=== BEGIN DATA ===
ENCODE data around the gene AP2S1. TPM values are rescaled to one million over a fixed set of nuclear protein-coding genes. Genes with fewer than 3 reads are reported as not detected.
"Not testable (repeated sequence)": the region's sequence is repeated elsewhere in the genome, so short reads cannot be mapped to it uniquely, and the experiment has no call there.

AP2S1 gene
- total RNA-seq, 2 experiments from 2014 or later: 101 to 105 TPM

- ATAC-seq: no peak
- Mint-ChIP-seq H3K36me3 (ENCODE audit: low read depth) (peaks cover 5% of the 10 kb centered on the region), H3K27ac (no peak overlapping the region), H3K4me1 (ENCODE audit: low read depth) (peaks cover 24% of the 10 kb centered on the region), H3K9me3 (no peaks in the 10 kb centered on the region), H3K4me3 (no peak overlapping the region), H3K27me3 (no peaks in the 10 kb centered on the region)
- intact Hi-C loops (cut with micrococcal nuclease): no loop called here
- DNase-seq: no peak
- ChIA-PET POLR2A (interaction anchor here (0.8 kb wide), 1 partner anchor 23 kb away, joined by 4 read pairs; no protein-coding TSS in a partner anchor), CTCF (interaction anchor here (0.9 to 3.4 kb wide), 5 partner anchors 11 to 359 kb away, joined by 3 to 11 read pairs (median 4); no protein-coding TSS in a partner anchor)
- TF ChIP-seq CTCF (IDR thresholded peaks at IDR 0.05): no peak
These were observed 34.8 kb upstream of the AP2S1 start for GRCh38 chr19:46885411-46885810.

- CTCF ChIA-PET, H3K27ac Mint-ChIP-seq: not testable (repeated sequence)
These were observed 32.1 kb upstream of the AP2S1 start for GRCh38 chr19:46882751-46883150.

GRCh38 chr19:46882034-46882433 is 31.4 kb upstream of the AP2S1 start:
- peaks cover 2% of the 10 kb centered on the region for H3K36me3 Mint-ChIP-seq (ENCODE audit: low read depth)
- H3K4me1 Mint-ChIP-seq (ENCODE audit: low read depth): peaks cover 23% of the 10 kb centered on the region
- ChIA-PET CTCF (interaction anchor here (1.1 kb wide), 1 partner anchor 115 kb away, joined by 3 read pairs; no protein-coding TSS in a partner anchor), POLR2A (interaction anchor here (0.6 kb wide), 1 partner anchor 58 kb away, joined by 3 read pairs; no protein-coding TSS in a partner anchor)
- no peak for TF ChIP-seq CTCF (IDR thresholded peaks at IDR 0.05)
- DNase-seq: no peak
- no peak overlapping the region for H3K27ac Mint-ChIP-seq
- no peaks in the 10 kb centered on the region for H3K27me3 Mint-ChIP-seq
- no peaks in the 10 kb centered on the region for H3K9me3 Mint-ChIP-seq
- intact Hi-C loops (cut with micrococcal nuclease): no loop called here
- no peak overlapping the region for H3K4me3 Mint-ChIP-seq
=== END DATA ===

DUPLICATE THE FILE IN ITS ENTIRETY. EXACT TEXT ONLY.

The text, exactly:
ENCODE data around the gene AP2S1. TPM values are rescaled to one million over a fixed set of nuclear protein-coding genes. Genes with fewer than 3 reads are reported as not detected.
"Not testable (repeated sequence)": the region's sequence is repeated elsewhere in the genome, so short reads cannot be mapped to it uniquely, and the experiment has no call there.

AP2S1 gene
- total RNA-seq, 2 experiments from 2014 or later: 101 to 105 TPM

- ATAC-seq: no peak
- Mint-ChIP-seq H3K36me3 (ENCODE audit: low read depth) (peaks cover 5% of the 10 kb centered on the region), H3K27ac (no peak overlapping the region), H3K4me1 (ENCODE audit: low read depth) (peaks cover 24% of the 10 kb centered on the region), H3K9me3 (no peaks in the 10 kb centered on the region), H3K4me3 (no peak overlapping the region), H3K27me3 (no peaks in the 10 kb centered on the region)
- intact Hi-C loops (cut with micrococcal nuclease): no loop called here
- DNase-seq: no peak
- ChIA-PET POLR2A (interaction anchor here (0.8 kb wide), 1 partner anchor 23 kb away, joined by 4 read pairs; no protein-coding TSS in a partner anchor), CTCF (interaction anchor here (0.9 to 3.4 kb wide), 5 partner anchors 11 to 359 kb away, joined by 3 to 11 read pairs (median 4); no protein-coding TSS in a partner anchor)
- TF ChIP-seq CTCF (IDR thresholded peaks at IDR 0.05): no peak
These were observed 34.8 kb upstream of the AP2S1 start for GRCh38 chr19:46885411-46885810.

- CTCF ChIA-PET, H3K27ac Mint-ChIP-seq: not testable (repeated sequence)
These were observed 32.1 kb upstream of the AP2S1 start for GRCh38 chr19:46882751-46883150.

GRCh38 chr19:46882034-46882433 is 31.4 kb upstream of the AP2S1 start:
- peaks cover 2% of the 10 kb centered on the region for H3K36me3 Mint-ChIP-seq (ENCODE audit: low read depth)
- H3K4me1 Mint-ChIP-seq (ENCODE audit: low read depth): peaks cover 23% of the 10 kb centered on the region
- ChIA-PET CTCF (interaction anchor here (1.1 kb wide), 1 partner anchor 115 kb away, joined by 3 read pairs; no protein-coding TSS in a partner anchor), POLR2A (interaction anchor here (0.6 kb wide), 1 partner anchor 58 kb away, joined by 3 read pairs; no protein-coding TSS in a partner anchor)
- no peak for TF ChIP-seq CTCF (IDR thresholded peaks at IDR 0.05)
- DNase-seq: no peak
- no peak overlapping the region for H3K27ac Mint-ChIP-seq
- no peaks in the 10 kb centered on the region for H3K27me3 Mint-ChIP-seq
- no peaks in the 10 kb centered on the region for H3K9me3 Mint-ChIP-seq
- intact Hi-C loops (cut with micrococcal nuclease): no loop called here
- no peak overlapping the region for H3K4me3 Mint-ChIP-seq